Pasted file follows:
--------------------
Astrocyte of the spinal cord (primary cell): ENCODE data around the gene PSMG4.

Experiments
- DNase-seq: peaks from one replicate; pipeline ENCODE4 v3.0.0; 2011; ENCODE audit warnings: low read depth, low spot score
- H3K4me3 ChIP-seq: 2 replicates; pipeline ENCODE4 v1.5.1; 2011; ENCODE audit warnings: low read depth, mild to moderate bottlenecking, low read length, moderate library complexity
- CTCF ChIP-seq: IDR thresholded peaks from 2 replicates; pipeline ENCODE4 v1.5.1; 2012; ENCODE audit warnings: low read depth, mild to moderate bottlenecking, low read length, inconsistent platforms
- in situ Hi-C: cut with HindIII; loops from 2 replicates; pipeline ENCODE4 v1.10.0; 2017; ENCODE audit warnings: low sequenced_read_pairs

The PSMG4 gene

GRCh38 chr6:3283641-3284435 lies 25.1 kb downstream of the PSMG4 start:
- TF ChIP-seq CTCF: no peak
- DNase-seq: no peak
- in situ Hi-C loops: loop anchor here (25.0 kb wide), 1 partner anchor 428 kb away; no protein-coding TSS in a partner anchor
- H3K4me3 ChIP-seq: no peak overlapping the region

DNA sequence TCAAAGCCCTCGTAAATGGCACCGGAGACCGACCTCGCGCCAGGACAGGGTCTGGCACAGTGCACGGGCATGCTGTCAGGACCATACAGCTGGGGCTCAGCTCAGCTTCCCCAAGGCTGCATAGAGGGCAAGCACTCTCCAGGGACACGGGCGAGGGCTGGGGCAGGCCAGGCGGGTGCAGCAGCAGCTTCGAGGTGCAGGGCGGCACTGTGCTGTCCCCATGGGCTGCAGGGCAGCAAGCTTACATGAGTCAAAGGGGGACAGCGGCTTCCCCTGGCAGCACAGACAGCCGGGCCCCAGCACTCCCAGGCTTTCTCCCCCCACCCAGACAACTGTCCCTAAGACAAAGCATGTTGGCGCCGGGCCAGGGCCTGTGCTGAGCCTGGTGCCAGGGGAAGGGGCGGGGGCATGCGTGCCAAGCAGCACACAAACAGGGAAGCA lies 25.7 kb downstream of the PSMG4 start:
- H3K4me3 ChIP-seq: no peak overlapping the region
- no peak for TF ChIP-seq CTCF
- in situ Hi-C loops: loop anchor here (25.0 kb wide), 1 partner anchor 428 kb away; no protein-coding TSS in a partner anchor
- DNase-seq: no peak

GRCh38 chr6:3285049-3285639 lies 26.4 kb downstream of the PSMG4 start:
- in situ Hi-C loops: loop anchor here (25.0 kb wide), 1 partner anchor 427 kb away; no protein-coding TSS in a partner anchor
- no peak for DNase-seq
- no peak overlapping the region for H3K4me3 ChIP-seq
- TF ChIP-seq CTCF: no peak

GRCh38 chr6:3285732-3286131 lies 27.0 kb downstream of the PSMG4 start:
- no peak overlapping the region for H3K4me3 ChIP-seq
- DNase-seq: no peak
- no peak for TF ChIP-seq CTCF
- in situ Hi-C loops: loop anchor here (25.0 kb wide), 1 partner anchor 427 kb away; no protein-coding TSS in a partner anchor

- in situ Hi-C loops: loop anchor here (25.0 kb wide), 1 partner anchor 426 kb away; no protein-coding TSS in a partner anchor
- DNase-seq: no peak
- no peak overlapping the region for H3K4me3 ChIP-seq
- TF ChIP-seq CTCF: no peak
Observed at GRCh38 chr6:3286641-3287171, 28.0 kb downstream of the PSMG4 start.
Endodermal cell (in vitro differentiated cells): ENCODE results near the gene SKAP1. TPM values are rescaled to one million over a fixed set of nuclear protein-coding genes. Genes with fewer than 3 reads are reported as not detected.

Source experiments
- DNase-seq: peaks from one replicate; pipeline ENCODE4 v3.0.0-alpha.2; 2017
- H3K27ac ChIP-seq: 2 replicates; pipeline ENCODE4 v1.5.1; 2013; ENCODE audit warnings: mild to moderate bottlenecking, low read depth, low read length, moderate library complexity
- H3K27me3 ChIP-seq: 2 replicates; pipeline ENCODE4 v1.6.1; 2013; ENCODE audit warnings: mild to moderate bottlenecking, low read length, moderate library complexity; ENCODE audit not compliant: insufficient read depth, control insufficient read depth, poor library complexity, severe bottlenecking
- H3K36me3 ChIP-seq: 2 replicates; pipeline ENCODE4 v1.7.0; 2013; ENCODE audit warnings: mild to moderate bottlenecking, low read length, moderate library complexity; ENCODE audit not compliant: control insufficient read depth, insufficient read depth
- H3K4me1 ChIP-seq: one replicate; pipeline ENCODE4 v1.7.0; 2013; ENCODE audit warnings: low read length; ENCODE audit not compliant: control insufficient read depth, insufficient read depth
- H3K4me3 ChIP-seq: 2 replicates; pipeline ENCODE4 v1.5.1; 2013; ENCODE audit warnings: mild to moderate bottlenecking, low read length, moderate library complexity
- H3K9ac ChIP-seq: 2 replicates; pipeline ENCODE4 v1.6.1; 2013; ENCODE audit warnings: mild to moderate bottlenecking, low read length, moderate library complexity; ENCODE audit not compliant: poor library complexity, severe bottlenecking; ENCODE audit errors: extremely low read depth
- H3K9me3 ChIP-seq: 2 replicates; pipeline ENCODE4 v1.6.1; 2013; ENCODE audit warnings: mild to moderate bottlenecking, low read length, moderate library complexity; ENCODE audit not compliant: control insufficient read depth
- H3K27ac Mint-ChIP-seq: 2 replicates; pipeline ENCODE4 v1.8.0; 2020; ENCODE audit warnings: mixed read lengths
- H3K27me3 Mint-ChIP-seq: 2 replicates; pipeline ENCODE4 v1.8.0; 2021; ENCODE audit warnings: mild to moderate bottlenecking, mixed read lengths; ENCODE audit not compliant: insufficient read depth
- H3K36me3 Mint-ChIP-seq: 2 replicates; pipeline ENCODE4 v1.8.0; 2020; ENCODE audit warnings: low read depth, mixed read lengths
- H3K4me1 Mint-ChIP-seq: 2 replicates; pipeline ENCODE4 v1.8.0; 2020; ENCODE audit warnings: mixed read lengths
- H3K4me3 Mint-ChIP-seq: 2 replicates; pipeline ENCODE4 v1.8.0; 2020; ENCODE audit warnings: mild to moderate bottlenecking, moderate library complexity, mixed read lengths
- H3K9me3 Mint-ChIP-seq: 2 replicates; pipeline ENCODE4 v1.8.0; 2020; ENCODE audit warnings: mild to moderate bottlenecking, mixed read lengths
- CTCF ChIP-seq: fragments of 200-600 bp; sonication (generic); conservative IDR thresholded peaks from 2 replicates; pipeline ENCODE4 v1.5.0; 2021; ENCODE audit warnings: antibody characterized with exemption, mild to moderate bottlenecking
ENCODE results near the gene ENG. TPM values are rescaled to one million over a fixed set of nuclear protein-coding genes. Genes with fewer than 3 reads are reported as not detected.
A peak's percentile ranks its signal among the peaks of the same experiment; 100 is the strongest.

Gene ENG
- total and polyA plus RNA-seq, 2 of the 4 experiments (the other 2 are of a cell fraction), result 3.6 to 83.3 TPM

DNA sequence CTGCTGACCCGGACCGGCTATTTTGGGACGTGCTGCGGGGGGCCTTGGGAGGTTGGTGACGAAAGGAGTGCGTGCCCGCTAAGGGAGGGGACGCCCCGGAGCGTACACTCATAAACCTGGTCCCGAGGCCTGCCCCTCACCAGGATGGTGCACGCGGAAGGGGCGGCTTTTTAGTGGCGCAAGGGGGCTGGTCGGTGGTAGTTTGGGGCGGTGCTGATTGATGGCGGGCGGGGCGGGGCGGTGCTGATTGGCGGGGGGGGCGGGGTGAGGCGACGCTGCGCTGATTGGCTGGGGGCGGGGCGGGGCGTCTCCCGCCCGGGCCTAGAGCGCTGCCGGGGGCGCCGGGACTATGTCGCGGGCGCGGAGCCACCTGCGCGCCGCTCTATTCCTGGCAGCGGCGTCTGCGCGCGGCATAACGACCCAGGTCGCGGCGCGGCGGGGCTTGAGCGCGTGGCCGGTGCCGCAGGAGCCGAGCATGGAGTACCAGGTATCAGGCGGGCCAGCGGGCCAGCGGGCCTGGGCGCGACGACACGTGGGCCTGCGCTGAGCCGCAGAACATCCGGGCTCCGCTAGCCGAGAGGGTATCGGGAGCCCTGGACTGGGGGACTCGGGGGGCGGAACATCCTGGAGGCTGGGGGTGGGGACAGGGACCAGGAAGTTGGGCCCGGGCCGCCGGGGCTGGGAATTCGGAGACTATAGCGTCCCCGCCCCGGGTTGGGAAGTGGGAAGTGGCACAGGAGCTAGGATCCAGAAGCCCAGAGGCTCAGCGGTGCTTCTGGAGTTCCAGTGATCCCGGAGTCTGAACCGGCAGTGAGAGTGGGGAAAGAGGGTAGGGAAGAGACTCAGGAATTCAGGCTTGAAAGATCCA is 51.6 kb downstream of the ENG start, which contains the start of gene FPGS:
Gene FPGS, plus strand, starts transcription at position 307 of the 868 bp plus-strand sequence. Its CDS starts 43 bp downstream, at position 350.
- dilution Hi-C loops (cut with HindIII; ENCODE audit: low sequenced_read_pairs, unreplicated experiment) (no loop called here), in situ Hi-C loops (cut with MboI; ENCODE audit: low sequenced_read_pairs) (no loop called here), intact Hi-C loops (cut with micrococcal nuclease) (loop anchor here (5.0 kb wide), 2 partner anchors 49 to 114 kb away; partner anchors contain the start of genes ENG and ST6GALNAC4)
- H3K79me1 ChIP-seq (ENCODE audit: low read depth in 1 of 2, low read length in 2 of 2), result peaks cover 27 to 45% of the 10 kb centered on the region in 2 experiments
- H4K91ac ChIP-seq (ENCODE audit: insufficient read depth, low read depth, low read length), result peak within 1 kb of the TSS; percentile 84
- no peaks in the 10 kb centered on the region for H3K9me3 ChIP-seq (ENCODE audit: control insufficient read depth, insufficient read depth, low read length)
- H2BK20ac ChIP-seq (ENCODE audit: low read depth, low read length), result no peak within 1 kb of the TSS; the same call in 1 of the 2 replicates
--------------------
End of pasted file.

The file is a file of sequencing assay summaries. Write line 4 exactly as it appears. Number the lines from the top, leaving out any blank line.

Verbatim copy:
- H3K4me3 ChIP-seq: 2 replicates; pipeline ENCODE4 v1.5.1; 2011; ENCODE audit warnings: low read depth, mild to moderate bottlenecking, low read length, moderate library complexity